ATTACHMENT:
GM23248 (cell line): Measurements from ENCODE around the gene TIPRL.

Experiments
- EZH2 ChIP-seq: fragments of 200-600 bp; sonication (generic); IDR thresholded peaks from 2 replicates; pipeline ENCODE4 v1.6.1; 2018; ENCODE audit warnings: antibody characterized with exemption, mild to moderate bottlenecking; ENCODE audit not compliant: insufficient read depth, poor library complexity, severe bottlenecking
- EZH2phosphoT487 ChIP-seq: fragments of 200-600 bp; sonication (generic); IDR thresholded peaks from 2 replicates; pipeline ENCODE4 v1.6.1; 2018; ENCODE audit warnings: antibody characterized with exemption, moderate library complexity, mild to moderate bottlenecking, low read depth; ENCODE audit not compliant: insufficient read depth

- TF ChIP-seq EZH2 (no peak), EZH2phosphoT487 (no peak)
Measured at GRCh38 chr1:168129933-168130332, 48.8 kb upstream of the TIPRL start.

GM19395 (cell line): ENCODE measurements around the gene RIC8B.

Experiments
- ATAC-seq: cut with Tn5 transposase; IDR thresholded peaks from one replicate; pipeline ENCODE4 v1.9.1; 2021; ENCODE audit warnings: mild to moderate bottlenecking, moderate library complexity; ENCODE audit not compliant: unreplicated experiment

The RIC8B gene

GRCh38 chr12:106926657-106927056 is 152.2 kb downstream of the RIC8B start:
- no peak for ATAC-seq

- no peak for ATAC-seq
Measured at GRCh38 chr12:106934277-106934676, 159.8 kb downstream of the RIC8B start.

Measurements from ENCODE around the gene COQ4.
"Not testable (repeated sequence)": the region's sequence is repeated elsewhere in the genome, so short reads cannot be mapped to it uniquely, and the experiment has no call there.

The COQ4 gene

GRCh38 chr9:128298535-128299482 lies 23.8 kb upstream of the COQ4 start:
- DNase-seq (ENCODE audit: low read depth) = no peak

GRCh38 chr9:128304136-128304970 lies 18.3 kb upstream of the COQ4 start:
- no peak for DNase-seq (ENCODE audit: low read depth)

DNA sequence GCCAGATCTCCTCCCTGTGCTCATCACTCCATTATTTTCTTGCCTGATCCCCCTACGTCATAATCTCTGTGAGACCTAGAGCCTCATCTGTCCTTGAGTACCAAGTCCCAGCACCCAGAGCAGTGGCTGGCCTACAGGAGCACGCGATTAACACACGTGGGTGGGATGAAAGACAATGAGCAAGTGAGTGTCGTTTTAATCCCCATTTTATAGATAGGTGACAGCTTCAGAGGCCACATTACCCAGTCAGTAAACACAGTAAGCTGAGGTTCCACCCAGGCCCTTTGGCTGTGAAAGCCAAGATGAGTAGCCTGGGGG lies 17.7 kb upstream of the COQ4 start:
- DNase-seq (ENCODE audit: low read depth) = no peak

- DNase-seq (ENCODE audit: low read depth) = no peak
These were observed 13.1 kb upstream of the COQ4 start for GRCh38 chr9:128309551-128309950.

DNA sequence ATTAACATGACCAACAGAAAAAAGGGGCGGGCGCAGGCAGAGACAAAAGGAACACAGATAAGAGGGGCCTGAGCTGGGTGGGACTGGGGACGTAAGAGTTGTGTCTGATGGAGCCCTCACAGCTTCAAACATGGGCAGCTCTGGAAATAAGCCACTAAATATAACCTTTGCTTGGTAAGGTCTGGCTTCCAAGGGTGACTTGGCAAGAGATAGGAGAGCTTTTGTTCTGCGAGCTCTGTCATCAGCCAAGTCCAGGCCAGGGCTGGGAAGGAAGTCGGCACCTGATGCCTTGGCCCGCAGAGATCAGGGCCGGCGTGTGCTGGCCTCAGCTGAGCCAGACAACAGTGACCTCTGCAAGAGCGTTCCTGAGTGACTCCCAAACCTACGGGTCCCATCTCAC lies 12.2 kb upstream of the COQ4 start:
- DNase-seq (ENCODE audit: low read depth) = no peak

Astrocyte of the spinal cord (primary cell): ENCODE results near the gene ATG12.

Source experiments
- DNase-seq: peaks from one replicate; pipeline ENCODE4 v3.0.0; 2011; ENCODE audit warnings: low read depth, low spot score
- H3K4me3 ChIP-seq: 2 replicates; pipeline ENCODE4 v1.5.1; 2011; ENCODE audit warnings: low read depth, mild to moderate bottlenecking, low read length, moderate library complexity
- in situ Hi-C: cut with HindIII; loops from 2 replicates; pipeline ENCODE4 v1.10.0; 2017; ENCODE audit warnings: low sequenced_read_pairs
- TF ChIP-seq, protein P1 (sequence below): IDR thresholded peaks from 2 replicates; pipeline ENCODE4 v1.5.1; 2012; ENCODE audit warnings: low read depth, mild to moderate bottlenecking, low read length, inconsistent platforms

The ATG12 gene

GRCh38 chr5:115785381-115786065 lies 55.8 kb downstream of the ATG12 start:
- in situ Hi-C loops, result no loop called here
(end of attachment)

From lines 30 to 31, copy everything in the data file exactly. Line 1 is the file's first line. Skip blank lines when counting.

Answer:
- DNase-seq: peaks from one replicate; pipeline ENCODE4 v3.0.0; 2011; ENCODE audit warnings: low read depth, low spot score
- H3K4me3 ChIP-seq: 2 replicates; pipeline ENCODE4 v1.5.1; 2011; ENCODE audit warnings: low read depth, mild to moderate bottlenecking, low read length, moderate library complexity